Agencies

[Federal Register Volume 76, Number 19 (Friday, January 28, 2011)]
[Notices]
[Pages 5213-5214]
From the Federal Register Online via the Government Printing Office [www.gpo.gov]
[FR Doc No: 2011-1883]


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LIBRARY OF CONGRESS

Copyright Office

[Docket No. 2011-1]


Cable Compulsory License: Specialty Station List

AGENCY: Copyright Office, Library of Congress.

ACTION: Request for information.

-----------------------------------------------------------------------

SUMMARY: The Copyright Office is compiling a new specialty station list 
to identify commercial television broadcast stations which, according 
to their owners, qualified as specialty stations under the former 
distant signal carriage rules of the Federal Communications Commission 
(FCC). The list has been periodically updated to reflect an accurate 
listing of specialty stations. The Copyright Office is again requesting 
all interested owners of television broadcast stations that qualify as 
specialty stations, including those that previously filed affidavits, 
to submit sworn affidavits to the Copyright Office stating that the 
programming of their stations meets the requirements specified under 
the FCC regulations in effect on June 24, 1981.

DATES: Affidavits should be received on or before March 29, 2011.

ADDRESSES: If hand delivered by a private party, an original and five 
copies of a comment or reply comment should be brought to the Library 
of Congress, U.S. Copyright Office, Room 401, James Madison Building, 
101 Independence Ave., SE., Washington, DC 20559, between 8:30 a.m. and 
5 p.m. The envelope should be addressed as follows: Office of the 
General Counsel, U.S. Copyright Office.
    If delivered by a commercial courier, an original and five copies 
of a comment or reply comment must be delivered to the Congressional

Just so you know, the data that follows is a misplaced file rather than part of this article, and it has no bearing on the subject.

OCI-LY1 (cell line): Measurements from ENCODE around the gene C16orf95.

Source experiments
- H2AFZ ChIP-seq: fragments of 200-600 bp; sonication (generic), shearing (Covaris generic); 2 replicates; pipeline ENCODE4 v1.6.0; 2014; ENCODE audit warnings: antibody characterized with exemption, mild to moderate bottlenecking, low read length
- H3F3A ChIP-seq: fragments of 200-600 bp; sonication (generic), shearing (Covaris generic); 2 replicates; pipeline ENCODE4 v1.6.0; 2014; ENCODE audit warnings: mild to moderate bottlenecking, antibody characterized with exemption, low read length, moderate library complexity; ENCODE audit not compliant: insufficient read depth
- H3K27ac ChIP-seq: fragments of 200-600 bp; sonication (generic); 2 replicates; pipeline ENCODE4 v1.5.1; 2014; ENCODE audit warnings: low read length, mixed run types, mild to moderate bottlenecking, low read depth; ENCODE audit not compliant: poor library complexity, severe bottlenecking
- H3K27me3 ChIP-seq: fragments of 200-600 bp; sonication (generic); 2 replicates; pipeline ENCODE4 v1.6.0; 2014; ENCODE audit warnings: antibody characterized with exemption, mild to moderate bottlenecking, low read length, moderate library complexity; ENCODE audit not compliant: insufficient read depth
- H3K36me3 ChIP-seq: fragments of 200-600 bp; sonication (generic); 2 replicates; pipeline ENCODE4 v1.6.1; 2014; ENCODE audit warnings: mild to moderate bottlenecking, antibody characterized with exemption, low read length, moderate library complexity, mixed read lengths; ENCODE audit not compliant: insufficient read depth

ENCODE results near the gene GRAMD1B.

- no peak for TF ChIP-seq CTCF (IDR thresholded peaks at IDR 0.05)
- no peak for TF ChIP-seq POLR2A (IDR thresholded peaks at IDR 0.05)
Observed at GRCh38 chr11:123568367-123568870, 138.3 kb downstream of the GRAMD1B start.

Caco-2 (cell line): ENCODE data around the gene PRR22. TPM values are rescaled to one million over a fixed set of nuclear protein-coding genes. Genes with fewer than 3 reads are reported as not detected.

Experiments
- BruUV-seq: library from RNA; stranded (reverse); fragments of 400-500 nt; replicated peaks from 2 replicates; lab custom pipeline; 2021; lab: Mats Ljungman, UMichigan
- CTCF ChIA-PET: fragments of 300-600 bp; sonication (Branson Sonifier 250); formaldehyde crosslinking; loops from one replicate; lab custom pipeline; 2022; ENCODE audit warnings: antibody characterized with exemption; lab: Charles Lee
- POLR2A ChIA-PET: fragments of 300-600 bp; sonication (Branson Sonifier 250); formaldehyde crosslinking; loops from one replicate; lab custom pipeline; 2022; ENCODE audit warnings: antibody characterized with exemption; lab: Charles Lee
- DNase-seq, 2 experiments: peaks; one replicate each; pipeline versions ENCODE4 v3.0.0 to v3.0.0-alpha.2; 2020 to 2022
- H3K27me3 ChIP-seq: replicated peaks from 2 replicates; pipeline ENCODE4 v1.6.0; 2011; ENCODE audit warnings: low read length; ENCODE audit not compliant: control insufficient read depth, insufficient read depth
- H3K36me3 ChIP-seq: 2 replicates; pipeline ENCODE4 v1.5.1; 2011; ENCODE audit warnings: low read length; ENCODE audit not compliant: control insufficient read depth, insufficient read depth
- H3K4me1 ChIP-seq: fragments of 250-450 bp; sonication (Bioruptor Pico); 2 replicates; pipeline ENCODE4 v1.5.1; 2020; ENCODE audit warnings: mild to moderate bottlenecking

Courier Acceptance Site (``CCAS'') located at 2nd and D Streets, NE., 
Washington, DC between 8:30 a.m. and 4 p.m. The envelope should be 
addressed as follows: Office of the General Counsel, U.S. Copyright 
Office, LM 403, James Madison Building, 101 Independence Avenue, SE., 
Washington, DC 20559. Please note that CCAS will not accept delivery by

[[Page 5214]]

means of overnight delivery services such as Federal Express, United 
Parcel Service or DHL.
    If sent by mail (including overnight delivery using U.S. Postal 
Service Express Mail), an original and five copies of a comment or 
reply comment should be addressed to U.S. Copyright Office, Copyright 
GC/I&R, P.O. Box 70400, Southwest Station, Washington, DC 20024.

FOR FURTHER INFORMATION CONTACT: Ben Golant, Assistant General Counsel, 
and Tanya M. Sandros, Deputy General Counsel, Copyright GC/I&R, P.O. 
Box 70400, Southwest Station, Washington, DC 20024. Telephone: (202) 
707-8380. Telefax: (202) 707-8366.

SUPPLEMENTARY INFORMATION:

What is a specialty station?

    The FCC regulations in effect on June 24, 1981, defined a specialty 
station as ``a commercial television broadcast station that generally 
carries foreign-language, religious, and/or automated programming in 
one-third of the hours of an average broadcast week and one-third of 
the weekly prime-time hours.'' 47 CFR 76.5(kk) (1981).

How is a station deemed to be a specialty station? \1\
---------------------------------------------------------------------------

    \1\ Originally, the FCC identified whether a station qualified 
as a specialty station, but after it deleted its distant signal 
carriage rules, it discontinued this practice. See Malrite T.V. of 
New York v. FCC, 652 F2d 1140 (2d Cir. 1981), cert. denied, 454 U.S. 
1143 (1982).
---------------------------------------------------------------------------